Yes it does take a lot of energy to get to know someone and it’s not always feasible to do that with every person who crosses our path. But there is one thing we can do when it comes to dealing with people who are different: stop judging them so quickly based on superficial habits. We don’t have to take them to dinner or become their best friend. But we can reserve judgment until we’ve had time to know them and understand where they’re coming from.

We can do this because we have such high-capacity minds. Maybe it’s time that we used them.

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Packaged Deal

Philosophy, Politics

 

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You go to McDonalds. You don’t order a Royale with Cheese and then fries and then a Coke anymore. You order a number one. Apparently we don’t like to think about putting together an order of food. Listing three separate items is just too much for us to handle these days. We need it packaged into a neat, ideological box.

This mentality is beginning to spread to everything. College course plans. Vacation travel deals. Cell phone contracts. Boxed meals at the grocery store. We buy everything prefab now.

Like many things in marketing and commerce, it’s derived from convenience. It keeps us from having to sort out what specific items we want and/or need. It’s much easier for us to select from a list of pre-installed plans than to make the plan ourselves.

Of course when we do that, we sometimes get a few features that we don’t really like or that don’t fit with what we need. We’re willing to put up with those annoyances because it’s nothing compared to the time saved from not having to creating our own order.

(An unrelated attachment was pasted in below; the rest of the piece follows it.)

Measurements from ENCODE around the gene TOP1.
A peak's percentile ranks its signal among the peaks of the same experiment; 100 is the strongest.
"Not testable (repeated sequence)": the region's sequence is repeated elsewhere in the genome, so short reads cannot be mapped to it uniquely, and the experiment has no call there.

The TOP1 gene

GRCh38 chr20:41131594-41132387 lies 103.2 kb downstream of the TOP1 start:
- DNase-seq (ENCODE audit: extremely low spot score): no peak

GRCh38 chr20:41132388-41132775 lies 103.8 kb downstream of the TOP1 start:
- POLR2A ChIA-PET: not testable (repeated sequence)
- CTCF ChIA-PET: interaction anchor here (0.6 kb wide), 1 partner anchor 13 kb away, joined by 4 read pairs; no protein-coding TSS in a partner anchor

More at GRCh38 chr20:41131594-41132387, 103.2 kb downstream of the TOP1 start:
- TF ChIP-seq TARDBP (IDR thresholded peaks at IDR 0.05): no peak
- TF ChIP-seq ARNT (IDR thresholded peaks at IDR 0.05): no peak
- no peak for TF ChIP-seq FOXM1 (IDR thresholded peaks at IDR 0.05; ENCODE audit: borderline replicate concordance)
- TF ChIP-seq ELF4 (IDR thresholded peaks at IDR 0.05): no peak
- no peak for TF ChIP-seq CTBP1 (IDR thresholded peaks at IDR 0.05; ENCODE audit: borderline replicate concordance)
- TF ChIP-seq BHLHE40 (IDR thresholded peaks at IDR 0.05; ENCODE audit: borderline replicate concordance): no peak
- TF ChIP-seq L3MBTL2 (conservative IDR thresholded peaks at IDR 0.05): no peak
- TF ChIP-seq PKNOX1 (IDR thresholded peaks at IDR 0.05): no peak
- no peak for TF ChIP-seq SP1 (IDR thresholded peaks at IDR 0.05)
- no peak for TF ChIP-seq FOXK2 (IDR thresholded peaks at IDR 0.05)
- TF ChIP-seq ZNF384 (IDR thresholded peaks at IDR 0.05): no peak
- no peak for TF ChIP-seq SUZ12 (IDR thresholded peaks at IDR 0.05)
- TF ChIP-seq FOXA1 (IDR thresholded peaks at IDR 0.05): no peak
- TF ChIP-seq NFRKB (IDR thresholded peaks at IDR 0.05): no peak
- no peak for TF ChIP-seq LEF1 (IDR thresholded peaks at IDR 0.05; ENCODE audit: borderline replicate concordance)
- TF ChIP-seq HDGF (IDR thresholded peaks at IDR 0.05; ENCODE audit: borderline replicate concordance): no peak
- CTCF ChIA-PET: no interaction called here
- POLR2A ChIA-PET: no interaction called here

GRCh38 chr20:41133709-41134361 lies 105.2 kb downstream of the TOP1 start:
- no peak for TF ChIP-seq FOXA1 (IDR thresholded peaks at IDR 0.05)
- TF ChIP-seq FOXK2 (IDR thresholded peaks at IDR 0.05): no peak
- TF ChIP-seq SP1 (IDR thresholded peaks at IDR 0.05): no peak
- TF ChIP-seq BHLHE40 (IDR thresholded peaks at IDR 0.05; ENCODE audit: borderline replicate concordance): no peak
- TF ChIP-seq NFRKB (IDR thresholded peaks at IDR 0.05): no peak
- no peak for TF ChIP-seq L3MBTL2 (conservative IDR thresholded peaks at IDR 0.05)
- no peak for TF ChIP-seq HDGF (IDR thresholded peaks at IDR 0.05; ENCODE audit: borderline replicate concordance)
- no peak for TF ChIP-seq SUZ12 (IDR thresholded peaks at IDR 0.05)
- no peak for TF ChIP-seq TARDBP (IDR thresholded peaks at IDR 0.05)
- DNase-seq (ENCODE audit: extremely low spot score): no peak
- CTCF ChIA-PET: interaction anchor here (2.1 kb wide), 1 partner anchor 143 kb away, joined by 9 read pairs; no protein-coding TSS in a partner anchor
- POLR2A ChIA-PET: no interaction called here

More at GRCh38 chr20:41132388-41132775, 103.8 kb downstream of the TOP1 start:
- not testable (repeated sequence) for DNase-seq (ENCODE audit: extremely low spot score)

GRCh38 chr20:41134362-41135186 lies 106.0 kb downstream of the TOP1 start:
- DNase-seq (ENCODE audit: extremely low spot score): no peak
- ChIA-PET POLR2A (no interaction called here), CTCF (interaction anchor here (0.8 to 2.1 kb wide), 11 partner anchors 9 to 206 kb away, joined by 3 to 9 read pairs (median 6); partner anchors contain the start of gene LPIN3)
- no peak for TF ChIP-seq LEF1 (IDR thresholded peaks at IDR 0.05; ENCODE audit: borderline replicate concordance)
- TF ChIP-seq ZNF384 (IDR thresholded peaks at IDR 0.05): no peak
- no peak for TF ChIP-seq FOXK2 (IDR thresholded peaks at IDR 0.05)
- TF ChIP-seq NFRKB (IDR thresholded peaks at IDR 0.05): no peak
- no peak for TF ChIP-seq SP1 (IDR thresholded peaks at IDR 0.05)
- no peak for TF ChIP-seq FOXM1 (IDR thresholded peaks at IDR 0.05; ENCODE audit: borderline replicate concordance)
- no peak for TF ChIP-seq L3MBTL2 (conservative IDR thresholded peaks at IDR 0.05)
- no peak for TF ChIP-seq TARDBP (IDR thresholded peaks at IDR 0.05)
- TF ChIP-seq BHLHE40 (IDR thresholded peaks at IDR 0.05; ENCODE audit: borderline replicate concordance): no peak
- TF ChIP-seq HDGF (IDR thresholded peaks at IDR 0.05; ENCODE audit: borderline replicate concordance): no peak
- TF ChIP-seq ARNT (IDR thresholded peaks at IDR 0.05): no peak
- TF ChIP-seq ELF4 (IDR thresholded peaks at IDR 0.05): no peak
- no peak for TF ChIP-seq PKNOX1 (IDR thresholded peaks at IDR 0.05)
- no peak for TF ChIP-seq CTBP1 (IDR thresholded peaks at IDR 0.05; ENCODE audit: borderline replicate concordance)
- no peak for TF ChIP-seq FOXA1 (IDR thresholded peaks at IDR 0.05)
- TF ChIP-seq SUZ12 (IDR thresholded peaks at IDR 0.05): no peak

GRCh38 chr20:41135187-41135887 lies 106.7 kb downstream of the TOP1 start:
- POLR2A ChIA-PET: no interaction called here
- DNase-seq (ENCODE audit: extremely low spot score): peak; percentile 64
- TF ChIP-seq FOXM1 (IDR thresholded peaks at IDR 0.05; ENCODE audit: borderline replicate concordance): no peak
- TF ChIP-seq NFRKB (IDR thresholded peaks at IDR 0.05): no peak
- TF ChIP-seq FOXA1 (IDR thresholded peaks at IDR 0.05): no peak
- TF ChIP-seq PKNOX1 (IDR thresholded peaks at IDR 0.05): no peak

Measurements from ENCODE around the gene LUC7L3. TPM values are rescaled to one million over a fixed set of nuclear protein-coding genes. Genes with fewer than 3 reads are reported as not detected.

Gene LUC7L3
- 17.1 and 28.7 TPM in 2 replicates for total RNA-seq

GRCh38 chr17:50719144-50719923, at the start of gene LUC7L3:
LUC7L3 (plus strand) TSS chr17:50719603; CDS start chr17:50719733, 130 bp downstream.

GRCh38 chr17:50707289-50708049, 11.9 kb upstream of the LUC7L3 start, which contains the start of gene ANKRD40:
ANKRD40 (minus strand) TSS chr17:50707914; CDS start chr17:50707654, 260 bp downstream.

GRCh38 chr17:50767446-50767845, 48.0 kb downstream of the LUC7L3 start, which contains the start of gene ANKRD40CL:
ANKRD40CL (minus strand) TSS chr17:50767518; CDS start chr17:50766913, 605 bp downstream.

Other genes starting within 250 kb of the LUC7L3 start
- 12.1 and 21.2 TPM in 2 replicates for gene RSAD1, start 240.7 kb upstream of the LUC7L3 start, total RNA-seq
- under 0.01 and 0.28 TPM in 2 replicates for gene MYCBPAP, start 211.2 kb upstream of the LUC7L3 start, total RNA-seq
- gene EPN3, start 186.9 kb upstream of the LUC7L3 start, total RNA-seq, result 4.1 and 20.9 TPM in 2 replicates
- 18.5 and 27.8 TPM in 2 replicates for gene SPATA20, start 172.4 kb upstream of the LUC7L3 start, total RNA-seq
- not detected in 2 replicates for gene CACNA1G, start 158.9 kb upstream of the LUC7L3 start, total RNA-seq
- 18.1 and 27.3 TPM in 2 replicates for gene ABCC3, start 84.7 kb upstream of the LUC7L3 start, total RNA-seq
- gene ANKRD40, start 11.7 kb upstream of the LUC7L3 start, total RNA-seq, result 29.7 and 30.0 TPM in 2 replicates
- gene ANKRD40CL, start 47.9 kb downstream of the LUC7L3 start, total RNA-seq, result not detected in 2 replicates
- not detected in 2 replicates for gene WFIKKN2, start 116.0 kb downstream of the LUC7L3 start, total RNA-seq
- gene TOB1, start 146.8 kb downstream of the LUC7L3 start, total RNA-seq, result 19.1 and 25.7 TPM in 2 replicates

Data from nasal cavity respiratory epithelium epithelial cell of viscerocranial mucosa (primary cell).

While this isn’t much of an issue with food (because you can always sub fries for onion rings) it is when it comes to things like education. There’s a huge push to get students as young as eighth grade to begin plotting out their careers. When I was in eighth grade, I was more concerned about Teenage Mutant Ninja Turtles than I was about my future profession.

Educators and business leaders want these students to choose early so they can be prepared to enter the workforce once they get out of school. And they want them out of school earlier too.

While it’s always a good thing to know your way before you take the first step, that isn’t always the best option. When I was in eighth grade, I wanted to be a marine biologist. Had I chosen some predetermined course, where would it have left me once I discovered that organic chemistry was a hurdle I couldn’t jump?

Doors have to be left open. Like a fast food menu, we need to be able to make substitutions or to scrap our order all together.

My biggest fear is that we will get so entrenched in boxed thinking that we won’t consider that there are alternatives. We’ll forget the benefit, or necessity, of creating our own unique path.

The pitfall is that in the long run, we become incapable of thinking outside the prepared list of options. It not only becomes difficult to make changes to these plans but we get out of the practice of doing so and we stop considering alternatives.

It limits thinking. We all know how I feel about thinking.

Big Thought

Philosophy, Uncategorized